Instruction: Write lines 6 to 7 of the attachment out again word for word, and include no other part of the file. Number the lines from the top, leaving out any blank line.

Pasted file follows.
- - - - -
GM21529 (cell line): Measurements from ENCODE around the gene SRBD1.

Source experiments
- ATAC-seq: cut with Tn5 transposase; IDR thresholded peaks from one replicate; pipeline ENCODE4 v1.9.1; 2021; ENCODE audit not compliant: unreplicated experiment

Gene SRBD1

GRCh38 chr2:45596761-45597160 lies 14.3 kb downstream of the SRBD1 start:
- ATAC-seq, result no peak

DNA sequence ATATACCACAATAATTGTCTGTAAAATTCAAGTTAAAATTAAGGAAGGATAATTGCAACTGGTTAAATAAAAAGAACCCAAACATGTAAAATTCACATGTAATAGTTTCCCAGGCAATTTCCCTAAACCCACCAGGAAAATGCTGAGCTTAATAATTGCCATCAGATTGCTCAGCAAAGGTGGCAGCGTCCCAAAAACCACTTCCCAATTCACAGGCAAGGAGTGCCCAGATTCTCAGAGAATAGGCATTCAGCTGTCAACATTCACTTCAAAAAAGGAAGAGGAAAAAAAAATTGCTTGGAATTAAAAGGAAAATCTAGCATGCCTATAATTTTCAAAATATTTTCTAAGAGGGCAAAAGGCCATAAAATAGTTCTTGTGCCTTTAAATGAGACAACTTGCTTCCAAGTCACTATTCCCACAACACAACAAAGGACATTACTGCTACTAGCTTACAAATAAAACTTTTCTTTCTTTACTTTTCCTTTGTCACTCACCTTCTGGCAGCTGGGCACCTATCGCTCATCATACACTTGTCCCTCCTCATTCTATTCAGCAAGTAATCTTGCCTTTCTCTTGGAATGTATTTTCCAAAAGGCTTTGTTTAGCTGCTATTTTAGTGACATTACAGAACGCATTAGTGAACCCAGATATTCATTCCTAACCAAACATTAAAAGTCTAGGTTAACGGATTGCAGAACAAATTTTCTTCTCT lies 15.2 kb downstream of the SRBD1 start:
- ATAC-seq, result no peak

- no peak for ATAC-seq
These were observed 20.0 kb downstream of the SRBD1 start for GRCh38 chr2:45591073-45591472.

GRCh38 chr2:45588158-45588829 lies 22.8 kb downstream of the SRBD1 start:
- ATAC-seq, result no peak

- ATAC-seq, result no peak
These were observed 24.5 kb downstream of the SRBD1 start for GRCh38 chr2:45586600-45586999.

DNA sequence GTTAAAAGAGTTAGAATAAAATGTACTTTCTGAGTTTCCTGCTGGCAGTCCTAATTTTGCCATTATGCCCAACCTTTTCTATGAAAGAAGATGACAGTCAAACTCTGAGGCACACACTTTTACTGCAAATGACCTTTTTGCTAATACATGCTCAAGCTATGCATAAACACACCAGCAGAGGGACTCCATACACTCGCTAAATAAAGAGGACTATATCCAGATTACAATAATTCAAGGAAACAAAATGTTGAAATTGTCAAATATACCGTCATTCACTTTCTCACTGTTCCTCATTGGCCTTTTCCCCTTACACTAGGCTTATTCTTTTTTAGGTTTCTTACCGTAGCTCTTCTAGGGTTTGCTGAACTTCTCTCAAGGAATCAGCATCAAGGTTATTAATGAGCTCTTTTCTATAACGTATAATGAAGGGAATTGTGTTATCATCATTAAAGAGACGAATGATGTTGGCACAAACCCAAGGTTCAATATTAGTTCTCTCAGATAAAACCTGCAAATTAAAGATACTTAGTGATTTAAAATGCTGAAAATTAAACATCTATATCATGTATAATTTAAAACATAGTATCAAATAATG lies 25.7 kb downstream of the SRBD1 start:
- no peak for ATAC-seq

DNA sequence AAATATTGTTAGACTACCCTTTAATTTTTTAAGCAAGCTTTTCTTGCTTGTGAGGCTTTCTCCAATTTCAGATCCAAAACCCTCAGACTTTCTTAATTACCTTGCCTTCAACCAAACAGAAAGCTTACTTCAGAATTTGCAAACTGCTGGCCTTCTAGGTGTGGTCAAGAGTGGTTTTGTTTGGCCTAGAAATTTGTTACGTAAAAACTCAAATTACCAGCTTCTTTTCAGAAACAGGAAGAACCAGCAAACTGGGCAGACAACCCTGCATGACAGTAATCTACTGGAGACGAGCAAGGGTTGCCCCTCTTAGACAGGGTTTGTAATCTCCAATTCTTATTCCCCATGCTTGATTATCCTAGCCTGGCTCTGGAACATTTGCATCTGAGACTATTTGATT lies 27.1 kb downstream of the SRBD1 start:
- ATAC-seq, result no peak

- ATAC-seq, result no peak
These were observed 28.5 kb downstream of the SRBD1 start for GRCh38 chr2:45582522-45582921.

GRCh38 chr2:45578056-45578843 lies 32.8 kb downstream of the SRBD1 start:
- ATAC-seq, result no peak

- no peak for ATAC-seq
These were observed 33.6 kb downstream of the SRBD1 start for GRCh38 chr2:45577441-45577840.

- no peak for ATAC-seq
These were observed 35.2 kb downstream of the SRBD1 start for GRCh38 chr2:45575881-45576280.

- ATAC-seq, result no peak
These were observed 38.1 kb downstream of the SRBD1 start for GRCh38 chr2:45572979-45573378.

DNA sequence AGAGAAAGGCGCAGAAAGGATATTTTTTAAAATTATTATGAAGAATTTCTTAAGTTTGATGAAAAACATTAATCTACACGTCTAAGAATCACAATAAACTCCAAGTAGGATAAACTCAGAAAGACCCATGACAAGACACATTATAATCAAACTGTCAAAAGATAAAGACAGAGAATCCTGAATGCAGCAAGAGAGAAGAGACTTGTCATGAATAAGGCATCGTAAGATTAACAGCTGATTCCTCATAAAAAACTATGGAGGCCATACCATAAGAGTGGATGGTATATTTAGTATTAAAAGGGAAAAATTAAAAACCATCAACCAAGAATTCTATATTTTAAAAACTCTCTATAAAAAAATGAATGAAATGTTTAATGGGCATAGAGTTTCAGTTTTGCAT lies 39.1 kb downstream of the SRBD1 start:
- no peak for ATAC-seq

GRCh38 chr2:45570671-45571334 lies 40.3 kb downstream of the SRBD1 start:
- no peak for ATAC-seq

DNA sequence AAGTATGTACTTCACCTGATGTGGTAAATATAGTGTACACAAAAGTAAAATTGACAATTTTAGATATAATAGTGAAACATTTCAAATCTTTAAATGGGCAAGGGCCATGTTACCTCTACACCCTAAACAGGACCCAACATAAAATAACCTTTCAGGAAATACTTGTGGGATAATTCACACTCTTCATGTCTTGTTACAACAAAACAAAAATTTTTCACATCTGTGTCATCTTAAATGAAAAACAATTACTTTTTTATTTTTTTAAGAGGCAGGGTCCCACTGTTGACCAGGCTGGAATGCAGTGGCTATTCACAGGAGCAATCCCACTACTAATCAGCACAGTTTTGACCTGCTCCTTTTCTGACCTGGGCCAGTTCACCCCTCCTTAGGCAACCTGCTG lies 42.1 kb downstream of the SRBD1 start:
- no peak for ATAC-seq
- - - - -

- ATAC-seq, result no peak

DNA sequence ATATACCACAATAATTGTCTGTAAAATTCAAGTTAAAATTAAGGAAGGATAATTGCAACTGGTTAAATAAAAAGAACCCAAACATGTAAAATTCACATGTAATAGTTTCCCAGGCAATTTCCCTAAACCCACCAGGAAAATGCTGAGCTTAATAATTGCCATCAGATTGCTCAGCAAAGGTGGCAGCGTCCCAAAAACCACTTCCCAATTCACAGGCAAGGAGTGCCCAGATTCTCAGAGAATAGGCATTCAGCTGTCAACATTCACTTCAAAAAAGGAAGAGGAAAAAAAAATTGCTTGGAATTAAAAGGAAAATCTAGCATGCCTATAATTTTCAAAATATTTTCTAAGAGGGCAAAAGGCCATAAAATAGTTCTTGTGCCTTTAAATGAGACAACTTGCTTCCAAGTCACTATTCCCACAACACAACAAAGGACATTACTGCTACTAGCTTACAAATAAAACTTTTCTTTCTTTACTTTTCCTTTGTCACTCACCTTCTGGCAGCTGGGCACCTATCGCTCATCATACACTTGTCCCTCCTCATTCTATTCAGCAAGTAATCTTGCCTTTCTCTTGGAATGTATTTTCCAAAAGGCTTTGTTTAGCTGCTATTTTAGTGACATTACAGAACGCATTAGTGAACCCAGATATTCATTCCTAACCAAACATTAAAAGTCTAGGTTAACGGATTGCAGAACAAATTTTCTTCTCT lies 15.2 kb downstream of the SRBD1 start: